Northwest Indian College Biology 101 students Sandra Horton, left, and Madison Sullivan in the new laboratory at NWIC’s Port Gamble S’Klallam site. They are studying relationships of form and function in various Northwest fishes, including the Pacific Mackerel.

Northwest Indian College To Offer First Bachelor’s Degree; Thanks To New Laboratory

ICTMN Staff
12/1/11

A new laboratory space at Northwest Indian College (NWIC) will allow students to obtain four-year degrees without leaving their communities.

The laboratory classroom, which was funded by a $353,000 grant from the U.S. Department of Defense, is in the Port Gamble S’Klallam Tribe’s House of Knowledge and Education Center, in Kingston, Washington.

“The new lab will be great for me because I will not have to leave my community to continue on to achieve my Bachelor of Science degree in Native Environmental Science,” said Shyia Fulton, a first-year student and NWIC employee. “I have three young children and it would be difficult for me to take classes out of town.”

Gina Corpuz, instructional manager at the Port Gamble S’Klallam site, said in a release that the Native Environmental Science major is important at NWIC because the tribe members were the original stewards of Gamble Bay, which is at the north end of the Kitsap Peninsula.

“Everything that impacts their water, forests and land, changes the quality of life for their tribal community and all forms of life dependent on clean air and water,” she said. “NWIC students who choose Native Environmental Science as their program of study are also choosing to be part of the solution to the global environmental crisis.”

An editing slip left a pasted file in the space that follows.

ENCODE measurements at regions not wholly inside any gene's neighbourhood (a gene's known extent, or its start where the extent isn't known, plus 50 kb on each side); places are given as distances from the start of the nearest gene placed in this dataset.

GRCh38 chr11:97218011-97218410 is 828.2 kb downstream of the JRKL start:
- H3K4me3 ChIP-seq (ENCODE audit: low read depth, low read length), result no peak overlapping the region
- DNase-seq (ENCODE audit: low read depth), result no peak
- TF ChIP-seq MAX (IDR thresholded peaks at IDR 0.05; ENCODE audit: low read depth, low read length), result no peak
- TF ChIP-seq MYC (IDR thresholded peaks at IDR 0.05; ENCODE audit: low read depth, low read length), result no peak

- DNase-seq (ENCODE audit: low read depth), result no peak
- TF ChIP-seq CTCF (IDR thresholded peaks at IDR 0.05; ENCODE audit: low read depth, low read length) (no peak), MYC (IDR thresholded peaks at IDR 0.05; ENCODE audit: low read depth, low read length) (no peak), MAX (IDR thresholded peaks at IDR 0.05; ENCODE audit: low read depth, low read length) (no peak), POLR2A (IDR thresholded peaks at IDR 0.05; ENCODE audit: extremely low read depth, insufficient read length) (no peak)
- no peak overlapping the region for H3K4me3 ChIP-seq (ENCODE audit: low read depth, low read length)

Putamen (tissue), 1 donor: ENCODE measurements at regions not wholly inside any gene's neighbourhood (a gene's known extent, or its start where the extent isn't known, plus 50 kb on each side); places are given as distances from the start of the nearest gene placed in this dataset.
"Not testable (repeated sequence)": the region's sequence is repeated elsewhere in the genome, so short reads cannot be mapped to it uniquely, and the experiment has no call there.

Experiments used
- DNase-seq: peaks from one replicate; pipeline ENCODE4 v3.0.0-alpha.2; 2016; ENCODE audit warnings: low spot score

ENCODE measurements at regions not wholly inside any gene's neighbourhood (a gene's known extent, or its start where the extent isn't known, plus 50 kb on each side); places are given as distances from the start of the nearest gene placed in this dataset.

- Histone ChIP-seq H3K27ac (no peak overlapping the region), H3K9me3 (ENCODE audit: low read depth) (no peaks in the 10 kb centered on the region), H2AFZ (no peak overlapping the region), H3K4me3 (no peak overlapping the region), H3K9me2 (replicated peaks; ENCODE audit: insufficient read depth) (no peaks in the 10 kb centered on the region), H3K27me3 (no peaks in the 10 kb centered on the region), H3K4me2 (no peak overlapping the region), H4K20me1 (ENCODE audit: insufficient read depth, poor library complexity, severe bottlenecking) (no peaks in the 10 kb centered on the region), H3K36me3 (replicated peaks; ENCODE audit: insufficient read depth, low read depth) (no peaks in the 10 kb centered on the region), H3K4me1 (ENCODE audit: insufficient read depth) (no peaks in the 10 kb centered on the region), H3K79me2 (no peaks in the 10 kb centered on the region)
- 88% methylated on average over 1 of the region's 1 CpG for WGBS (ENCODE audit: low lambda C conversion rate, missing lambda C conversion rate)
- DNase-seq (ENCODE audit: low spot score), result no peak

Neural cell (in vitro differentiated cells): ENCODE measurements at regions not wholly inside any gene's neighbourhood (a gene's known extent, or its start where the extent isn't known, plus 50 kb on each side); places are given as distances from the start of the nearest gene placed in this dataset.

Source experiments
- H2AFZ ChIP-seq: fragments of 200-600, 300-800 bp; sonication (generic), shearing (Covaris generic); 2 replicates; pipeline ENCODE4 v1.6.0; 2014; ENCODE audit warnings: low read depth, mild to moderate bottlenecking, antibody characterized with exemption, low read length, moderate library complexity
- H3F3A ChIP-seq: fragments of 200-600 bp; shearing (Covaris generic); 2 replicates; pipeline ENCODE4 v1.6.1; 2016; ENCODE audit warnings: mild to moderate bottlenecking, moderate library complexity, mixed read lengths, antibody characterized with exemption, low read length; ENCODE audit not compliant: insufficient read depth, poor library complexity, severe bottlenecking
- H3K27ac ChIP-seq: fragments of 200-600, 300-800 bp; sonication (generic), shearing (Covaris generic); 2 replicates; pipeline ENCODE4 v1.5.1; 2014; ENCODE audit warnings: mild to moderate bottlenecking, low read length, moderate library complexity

And according to Joel Green, NWIC’s science director, there’s a reason that Native Environmental Science is the first bachelor’s degree offered at the college.

“It is a high priority for the Port Gamble S'Klallam Tribe and other Pacific Northwest tribes to have tribal members with both traditional cultural knowledge and values and also the scientific knowledge and skills to be able to serve their tribes as fisheries biologists, water quality specialists, and other environmental scientists,” Green said in a release.

But students won’t be the only beneficiaries of the new lab, Corpuz said tribal Natural Resources and Fisheries employees and fisherman looking to expand their skill sets will also be able to use the space.

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